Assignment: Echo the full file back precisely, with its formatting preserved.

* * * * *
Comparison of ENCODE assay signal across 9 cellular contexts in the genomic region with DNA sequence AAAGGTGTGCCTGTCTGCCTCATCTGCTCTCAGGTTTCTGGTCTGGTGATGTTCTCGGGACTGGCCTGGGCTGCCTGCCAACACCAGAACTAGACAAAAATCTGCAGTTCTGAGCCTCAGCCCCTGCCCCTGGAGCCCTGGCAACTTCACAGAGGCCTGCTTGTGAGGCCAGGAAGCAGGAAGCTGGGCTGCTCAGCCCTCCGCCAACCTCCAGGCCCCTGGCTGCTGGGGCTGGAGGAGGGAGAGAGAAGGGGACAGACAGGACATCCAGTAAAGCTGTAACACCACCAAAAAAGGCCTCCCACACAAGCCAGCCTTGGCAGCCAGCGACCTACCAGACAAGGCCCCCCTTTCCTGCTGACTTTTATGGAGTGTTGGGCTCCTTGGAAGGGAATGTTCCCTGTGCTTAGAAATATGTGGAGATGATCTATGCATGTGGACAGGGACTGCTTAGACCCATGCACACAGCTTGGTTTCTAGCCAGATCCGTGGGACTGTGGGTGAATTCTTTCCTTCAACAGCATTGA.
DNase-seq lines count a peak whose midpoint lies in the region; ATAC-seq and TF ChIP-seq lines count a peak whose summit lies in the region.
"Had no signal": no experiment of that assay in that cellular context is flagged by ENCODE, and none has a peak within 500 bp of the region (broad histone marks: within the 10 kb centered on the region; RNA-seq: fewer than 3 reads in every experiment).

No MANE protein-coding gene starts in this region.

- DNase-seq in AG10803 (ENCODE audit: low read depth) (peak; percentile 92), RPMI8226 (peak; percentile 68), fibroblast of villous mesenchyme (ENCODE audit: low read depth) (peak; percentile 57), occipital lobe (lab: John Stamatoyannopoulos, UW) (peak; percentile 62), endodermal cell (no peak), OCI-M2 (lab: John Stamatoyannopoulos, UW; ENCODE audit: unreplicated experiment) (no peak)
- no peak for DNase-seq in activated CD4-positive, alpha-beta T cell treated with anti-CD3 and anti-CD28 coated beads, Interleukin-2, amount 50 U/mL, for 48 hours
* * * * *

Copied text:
Comparison of ENCODE assay signal across 9 cellular contexts in the genomic region with DNA sequence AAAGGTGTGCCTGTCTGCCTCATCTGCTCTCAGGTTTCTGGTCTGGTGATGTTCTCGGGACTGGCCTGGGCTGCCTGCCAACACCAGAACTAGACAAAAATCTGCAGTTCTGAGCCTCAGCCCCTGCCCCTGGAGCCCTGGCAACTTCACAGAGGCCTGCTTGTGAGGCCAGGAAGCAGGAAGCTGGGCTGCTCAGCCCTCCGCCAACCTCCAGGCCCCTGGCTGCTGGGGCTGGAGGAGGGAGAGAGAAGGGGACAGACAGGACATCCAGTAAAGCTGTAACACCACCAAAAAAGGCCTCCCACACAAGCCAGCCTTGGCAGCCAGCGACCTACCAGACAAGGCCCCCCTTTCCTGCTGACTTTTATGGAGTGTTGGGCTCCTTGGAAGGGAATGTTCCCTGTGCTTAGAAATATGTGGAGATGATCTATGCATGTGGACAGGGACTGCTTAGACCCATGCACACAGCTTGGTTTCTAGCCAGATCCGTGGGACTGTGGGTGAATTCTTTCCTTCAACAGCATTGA.
DNase-seq lines count a peak whose midpoint lies in the region; ATAC-seq and TF ChIP-seq lines count a peak whose summit lies in the region.
"Had no signal": no experiment of that assay in that cellular context is flagged by ENCODE, and none has a peak within 500 bp of the region (broad histone marks: within the 10 kb centered on the region; RNA-seq: fewer than 3 reads in every experiment).

No MANE protein-coding gene starts in this region.

- DNase-seq in AG10803 (ENCODE audit: low read depth) (peak; percentile 92), RPMI8226 (peak; percentile 68), fibroblast of villous mesenchyme (ENCODE audit: low read depth) (peak; percentile 57), occipital lobe (lab: John Stamatoyannopoulos, UW) (peak; percentile 62), endodermal cell (no peak), OCI-M2 (lab: John Stamatoyannopoulos, UW; ENCODE audit: unreplicated experiment) (no peak)
- no peak for DNase-seq in activated CD4-positive, alpha-beta T cell treated with anti-CD3 and anti-CD28 coated beads, Interleukin-2, amount 50 U/mL, for 48 hours